Thousands of state workers will begin furloughs next month as the state struggles to fill a massive budget shortfall.
Gov. David Ige announced Wednesday that, beginning Jan. 1, about 10,160 state executive branch employees will be subject to furloughs for two days out of every month.
Because of the economic impacts of the COVID-19 pandemic, the state is projecting a $1.4 billion shortfall in the general fund for each of the next four years, Ige said. The furloughs, if maintained for a year, will save the state approximately $300 million.
“I have taken every action possible to avoid furloughs, because I know how hard this will be for employees and their families,” Ige said, adding that the furloughs will reduce employees’ pay by about 9.2%.
Ige said he and his cabinet members will voluntarily have their pay cut by 9.2% to match what the employees are facing.
Ige noted that “the harsher alternative to furloughs is layoffs, which have already complicated the lives of thousands of fellow citizens who work in the private sector.”
While the furloughs will affect the majority of state workers, they will not be applied to about 4,600 workers who support 24/7 functions or whose positions are funded through non-general fund sources.
This includes registered nurses, first responders, firefighters and employees of the Departments of Transportation and Commerce and Consumer Affairs.
University of Hawaii teachers and faculty also face furloughs, although Ige said they will operate under a different furlough system that may reduce their hours by less than two days a month.
The Department of Education and UH will announce their furlough plans in the future, but Ige said that the last time UH underwent furloughs, the cuts were timed to primarily take effect during the winter and summer breaks, to minimize impacts on student instructional days.
Ige said the furloughs are the latest cost-saving measure implemented by the state. Others include withdrawing $345 million from the state’s rainy-day fund and $303 from other funds, issuing $750 million in short-term bonds to cover operating expenses, and reducing the fiscal year 2021 budget by $205 million.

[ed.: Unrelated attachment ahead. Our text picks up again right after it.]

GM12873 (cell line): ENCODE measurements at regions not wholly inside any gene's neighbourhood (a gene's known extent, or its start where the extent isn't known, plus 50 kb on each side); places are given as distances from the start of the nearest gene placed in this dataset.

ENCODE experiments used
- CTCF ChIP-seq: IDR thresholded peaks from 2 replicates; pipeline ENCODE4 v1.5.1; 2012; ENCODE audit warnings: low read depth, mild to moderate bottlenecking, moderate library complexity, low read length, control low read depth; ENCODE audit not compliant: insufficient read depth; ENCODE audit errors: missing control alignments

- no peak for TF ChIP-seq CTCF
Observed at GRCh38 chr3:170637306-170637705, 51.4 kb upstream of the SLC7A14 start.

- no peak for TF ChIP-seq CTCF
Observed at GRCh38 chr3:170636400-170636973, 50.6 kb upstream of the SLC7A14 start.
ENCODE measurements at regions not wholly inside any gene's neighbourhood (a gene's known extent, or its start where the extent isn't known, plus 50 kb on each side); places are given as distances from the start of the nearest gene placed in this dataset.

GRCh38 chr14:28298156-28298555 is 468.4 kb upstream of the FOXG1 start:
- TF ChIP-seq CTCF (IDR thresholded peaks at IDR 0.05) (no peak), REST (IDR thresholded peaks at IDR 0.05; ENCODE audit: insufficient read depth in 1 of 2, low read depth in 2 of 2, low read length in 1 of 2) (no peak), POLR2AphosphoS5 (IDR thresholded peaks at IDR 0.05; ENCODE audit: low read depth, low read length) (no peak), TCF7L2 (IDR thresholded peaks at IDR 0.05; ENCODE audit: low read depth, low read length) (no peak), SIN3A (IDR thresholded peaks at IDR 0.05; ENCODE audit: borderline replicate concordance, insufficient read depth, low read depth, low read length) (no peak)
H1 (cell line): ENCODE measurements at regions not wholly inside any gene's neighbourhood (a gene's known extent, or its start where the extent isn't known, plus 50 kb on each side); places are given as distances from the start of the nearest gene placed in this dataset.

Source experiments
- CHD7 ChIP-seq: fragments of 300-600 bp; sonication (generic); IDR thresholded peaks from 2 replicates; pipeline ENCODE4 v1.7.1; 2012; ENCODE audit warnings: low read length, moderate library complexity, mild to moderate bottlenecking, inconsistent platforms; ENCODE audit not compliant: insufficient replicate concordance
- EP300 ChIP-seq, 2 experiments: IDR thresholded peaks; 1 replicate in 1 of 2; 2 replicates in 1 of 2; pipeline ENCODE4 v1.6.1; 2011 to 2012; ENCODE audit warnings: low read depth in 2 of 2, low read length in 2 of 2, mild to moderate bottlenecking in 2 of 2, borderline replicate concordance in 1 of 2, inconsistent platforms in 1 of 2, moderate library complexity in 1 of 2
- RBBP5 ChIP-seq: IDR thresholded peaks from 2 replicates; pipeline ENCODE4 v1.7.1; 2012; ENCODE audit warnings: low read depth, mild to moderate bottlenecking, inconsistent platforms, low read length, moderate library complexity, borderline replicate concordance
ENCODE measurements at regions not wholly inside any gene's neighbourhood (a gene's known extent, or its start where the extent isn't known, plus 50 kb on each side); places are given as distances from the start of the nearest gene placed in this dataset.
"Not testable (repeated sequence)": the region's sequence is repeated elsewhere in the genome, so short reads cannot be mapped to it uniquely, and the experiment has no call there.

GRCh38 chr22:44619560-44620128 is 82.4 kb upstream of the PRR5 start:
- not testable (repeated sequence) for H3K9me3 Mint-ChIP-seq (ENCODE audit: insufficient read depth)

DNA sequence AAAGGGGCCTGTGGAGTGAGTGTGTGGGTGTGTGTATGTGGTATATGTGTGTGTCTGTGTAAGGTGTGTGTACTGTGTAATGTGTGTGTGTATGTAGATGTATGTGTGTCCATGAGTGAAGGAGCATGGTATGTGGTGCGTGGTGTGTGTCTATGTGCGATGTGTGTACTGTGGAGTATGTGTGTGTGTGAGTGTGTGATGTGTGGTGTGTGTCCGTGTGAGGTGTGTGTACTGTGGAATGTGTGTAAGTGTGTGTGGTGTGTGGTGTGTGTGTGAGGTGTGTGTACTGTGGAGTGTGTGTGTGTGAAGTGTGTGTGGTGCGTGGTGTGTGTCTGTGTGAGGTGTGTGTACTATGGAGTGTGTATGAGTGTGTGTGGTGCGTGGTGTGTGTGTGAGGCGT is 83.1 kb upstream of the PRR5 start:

Furthermore, Ige said the state will seek to cut program budgets by $600 million each year beginning in fiscal year 2022.
Ige said the administration has discussed the matter with unions representing state workers, but a joint statement from four major unions on Wednesday expressed unified opposition to the governor’s plan.
A joint statement by the Hawaii Government Employees Association, the Hawaii State Teachers Association, the University of Hawaii Professional Assembly and the United Public Workers condemned the plan, saying it will bring additional hardship to already struggling workers.
“These drastic cuts will carry devastating, long-lasting consequences, not only for state workers and their families,” the statement read. “Mass pay cuts would throttle a key pillar of Hawaii’s economy — government — at a time when the tourism industry is still extremely weak and construction is slowing. This is a dangerous and badly timed policy decision that key lawmakers have publicly stated is not necessary at this time.
“Our elected leaders must do everything possible to avoid repeating the devastating history of the furloughs in 2009 and 2010, when public offices and facilities were forced to reduce their hours, and some — schools included — closed for several days a month,” the statement went on. “The public had to contend with services that were eliminated or endure scaled-back or delayed services while our children were denied a quality public education.”
Randy Perreira, HGEA executive director, said in a press conference Ige’s claims that furloughs will mitigate the need for layoffs are misleading. Perreira said he believes the budget cuts for the next fiscal year cannot be implemented without layoffs.
Perreira said he does not believe the furloughs need to be implemented immediately, particularly so close to the holidays, and that Ige’s budgetary projections are based on old numbers that don’t take into account the marginal increases to tourism in recent weeks.
“The only proposal (the state) has put before us is to do furloughs for four years,” Perreira said, adding that there has been little negotiation between the state and HGEA.
Ige did not say when the furloughs might cease, only that he intends to end them “as soon as they are no longer necessary.”
Email Michael Brestovansky at firstname.lastname@example.org.